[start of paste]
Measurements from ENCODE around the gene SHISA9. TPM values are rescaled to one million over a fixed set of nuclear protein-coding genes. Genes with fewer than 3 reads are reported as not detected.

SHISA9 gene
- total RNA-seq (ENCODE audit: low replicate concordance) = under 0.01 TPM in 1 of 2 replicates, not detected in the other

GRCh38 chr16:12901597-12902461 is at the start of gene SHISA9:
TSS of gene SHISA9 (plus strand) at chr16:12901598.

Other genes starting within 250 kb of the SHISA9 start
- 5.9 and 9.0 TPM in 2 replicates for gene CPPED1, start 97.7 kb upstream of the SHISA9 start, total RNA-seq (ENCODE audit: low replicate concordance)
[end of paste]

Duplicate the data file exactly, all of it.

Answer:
Measurements from ENCODE around the gene SHISA9. TPM values are rescaled to one million over a fixed set of nuclear protein-coding genes. Genes with fewer than 3 reads are reported as not detected.

SHISA9 gene
- total RNA-seq (ENCODE audit: low replicate concordance) = under 0.01 TPM in 1 of 2 replicates, not detected in the other

GRCh38 chr16:12901597-12902461 is at the start of gene SHISA9:
TSS of gene SHISA9 (plus strand) at chr16:12901598.

Other genes starting within 250 kb of the SHISA9 start
- 5.9 and 9.0 TPM in 2 replicates for gene CPPED1, start 97.7 kb upstream of the SHISA9 start, total RNA-seq (ENCODE audit: low replicate concordance)